Do you ever notice that your kid, cat, dog, or parrot doesn’t want to play with the expensive toys you bought especially for them but prefers commonplace objects that you use daily, like your laptop, cell phone, or report printout? (My kids and pets have killed many keyboards, laptops and phones.)
Children learn more from what you do than what you say. They observe and comprehend your actions only to the best of their ability and physical limitations. I posted a picture of my parrot unloading the dishwasher last week. I must have left his food door unlocked while hectically trying to get to work and herd kids to school one morning. When we returned, he was standing on the dishwasher with utensils he “put away” all over the floor. The following week, he stepped up his dishes duty and put his own toy fork into the dishwasher. Scientists say that medium-sized parrots like mine have the intelligence of five-year-old human children. My bird sees his family taking utensils in and out of the dishwasher. Like humans, parrots are very social and pay close attention to the behavior of their family. But he doesn’t have the capacity to do the job very well either because he’s not:
- Taught to do it properly (You need to put clean and dirty utensils in different places; each clean utensil only belongs to a different slot in the drawers.
- Not mentally or physically able to complete the task
(p.s. Parrot owners, always shut your dishwashers once your bird has advanced to the dishes duty milestone. They WILL destroy your dishwasher and leave you handwashing and waiting for the replacement.)
We all assume what people know, how they feel, and where they’ve been, and as we let go of those assumptions, we are happier and those around us too. I’ve been on a crusade to reduce my kids’ technology use for a while now with mediocre success. I’ve tried every available parental control screen-time monitoring app on iTunes, router-based, and even hardware solutions. My fervor to do what’s best for them as a parent began to create conflicts within our family until one day my daughter said to me, “But mom, you’re always so busy working on the computer or phone.” I didn’t have a satisfactory reply to that.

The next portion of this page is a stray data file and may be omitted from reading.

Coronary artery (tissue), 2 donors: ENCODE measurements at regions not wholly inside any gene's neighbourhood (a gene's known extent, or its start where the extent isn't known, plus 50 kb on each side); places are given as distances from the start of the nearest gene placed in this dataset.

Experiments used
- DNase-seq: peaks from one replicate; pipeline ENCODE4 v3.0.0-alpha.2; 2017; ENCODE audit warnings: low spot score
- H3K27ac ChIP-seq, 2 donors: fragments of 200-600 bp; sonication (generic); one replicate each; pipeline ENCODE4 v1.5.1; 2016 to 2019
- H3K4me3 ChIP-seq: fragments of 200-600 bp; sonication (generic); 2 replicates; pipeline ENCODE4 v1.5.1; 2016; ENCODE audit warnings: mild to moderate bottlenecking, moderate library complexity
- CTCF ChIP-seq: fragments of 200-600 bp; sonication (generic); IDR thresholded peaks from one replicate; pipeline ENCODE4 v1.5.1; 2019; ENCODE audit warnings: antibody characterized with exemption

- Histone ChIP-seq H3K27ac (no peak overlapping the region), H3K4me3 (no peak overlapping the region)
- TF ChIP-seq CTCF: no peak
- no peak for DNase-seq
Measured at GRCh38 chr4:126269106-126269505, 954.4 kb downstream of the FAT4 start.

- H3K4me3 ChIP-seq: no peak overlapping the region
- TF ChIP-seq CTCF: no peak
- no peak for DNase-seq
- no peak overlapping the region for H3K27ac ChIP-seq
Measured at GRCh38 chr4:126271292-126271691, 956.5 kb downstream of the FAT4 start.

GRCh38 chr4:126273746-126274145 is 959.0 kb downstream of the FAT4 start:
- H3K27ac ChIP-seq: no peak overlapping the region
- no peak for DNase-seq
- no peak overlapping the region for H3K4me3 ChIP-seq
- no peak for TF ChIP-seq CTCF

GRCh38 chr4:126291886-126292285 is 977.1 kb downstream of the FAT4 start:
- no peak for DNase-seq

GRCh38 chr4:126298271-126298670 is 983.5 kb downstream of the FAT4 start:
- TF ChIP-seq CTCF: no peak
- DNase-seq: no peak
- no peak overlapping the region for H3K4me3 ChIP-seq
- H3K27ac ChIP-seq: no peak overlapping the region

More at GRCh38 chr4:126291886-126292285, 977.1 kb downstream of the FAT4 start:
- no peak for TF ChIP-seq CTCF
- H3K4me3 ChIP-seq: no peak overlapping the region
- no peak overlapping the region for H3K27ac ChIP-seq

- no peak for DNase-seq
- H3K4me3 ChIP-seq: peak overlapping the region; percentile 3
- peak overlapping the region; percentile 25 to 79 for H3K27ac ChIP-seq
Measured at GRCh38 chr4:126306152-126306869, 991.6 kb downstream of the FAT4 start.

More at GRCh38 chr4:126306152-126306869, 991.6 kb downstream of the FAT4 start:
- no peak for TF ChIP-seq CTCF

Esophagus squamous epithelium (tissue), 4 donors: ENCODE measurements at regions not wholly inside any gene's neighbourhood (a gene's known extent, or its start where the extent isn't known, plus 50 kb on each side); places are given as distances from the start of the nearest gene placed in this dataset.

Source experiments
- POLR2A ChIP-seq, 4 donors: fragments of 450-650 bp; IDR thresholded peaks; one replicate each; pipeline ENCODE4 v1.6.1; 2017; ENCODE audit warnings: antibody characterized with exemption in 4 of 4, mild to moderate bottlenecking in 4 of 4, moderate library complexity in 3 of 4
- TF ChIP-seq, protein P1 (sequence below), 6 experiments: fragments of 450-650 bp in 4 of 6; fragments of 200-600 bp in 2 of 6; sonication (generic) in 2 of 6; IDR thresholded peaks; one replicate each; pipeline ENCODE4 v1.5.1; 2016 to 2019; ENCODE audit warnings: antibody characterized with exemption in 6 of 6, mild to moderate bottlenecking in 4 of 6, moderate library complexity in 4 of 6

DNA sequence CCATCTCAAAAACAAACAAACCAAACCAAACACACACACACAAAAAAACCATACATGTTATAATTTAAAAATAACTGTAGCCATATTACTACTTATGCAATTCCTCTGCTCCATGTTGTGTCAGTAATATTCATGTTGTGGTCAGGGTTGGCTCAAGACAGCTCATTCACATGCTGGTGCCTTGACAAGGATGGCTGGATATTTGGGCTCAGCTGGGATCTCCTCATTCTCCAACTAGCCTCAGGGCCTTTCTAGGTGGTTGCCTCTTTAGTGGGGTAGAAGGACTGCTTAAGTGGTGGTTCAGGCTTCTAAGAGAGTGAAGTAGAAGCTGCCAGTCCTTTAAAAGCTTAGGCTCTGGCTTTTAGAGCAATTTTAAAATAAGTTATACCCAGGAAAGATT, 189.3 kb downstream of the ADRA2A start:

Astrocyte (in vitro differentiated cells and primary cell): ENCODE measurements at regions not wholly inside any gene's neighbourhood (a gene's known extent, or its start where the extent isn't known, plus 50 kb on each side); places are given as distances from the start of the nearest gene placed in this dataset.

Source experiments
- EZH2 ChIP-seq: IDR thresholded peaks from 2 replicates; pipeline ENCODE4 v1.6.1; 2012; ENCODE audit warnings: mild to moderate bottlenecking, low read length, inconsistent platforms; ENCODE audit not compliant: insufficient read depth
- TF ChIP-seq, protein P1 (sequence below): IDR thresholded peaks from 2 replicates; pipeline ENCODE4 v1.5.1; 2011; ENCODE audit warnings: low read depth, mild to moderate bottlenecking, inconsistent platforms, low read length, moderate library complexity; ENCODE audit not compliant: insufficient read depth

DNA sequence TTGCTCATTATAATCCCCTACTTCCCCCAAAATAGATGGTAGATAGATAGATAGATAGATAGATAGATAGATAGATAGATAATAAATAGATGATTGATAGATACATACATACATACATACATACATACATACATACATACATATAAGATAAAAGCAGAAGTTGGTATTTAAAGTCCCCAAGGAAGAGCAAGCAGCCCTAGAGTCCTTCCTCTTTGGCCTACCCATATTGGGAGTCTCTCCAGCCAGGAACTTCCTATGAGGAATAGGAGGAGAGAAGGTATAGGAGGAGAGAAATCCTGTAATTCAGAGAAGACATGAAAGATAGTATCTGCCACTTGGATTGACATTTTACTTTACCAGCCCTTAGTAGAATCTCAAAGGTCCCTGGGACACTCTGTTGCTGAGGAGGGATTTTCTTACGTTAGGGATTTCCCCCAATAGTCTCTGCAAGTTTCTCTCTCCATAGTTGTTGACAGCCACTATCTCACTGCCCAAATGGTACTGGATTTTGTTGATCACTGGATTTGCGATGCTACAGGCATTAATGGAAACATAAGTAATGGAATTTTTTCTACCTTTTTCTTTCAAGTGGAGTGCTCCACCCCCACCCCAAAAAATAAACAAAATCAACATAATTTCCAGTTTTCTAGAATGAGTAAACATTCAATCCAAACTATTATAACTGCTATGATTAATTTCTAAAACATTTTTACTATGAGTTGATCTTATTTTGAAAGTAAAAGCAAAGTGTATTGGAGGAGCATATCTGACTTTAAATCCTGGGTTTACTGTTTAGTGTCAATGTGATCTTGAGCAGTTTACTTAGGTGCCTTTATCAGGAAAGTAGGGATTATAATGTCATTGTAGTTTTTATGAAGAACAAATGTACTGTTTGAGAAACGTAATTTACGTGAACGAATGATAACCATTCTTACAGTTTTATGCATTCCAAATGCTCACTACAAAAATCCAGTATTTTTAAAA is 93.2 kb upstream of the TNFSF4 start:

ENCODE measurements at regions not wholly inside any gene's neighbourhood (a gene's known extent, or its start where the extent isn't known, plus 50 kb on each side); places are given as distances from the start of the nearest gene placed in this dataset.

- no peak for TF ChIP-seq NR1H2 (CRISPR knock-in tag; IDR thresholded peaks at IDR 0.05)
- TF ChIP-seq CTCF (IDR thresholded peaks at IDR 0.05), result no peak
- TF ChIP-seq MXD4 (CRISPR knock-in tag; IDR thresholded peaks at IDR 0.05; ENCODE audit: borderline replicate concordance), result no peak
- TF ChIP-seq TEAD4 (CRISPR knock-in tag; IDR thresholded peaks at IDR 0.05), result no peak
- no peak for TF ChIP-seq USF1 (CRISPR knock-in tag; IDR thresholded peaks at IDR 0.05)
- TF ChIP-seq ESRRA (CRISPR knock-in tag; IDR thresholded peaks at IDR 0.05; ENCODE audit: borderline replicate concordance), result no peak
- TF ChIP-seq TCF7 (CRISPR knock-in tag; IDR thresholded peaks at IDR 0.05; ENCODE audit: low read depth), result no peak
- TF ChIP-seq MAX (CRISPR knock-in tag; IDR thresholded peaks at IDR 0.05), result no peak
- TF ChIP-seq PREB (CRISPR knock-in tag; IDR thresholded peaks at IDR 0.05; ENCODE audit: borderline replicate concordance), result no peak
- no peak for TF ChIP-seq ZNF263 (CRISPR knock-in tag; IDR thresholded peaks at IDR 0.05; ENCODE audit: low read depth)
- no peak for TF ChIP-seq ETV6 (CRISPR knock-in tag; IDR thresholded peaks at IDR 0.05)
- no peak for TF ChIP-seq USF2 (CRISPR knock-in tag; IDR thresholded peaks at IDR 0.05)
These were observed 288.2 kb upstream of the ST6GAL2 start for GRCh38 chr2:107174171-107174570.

Each person’s reality is only what they perceive. For as long as they’ve known me, except for the few years I took off, I’d always worked long hours. Our children see us behind screens and try to emulate us. They don’t know or understand what we are working on and do what they’re capable of or what they perceive to be what we’re doing because all they see is their role model or caretaker or most loved person in the world intently focused on a screen and that the screen is important and good. How often have I said, “Mama has a very important call, or I just have to finish answering one more email, and then I’ll help you?” Enough times that I realize it’s hypocritical for me to ask them to be 100% screen free and mindful. Just this recognition has made me more tolerant and happier.
When I’m unplugged, hiking, discovering nature or playing a board game with my kids, they’re not on their screens. (Without their own smartphones, I’ve also made it inconvenient for them to be glued to the screen while on the go. p.s. They do have Apple watches for me to reach them and communicate with their friends, but the tiny watch screen naturally eliminates any desire for browsing. Simply by changing the environments, behaviors improved.)
I’m not proposing that parents all stop working. In addition to the critical importance of curaJOY’s mission to improve families’ emotional wellness, I’ve also fought to build curaJOY as a nonprofit tech startup to pave the path for a healthier balance in the tech sector, away from extreme valuations and unhealthy growth as well as bitter crashes.
This article contains no miracle cure. It reminds us that building our perspective-taking skills is a lifelong journey that shouldn’t stop. Social-emotional skills like perspective-taking help us and those around us become happier.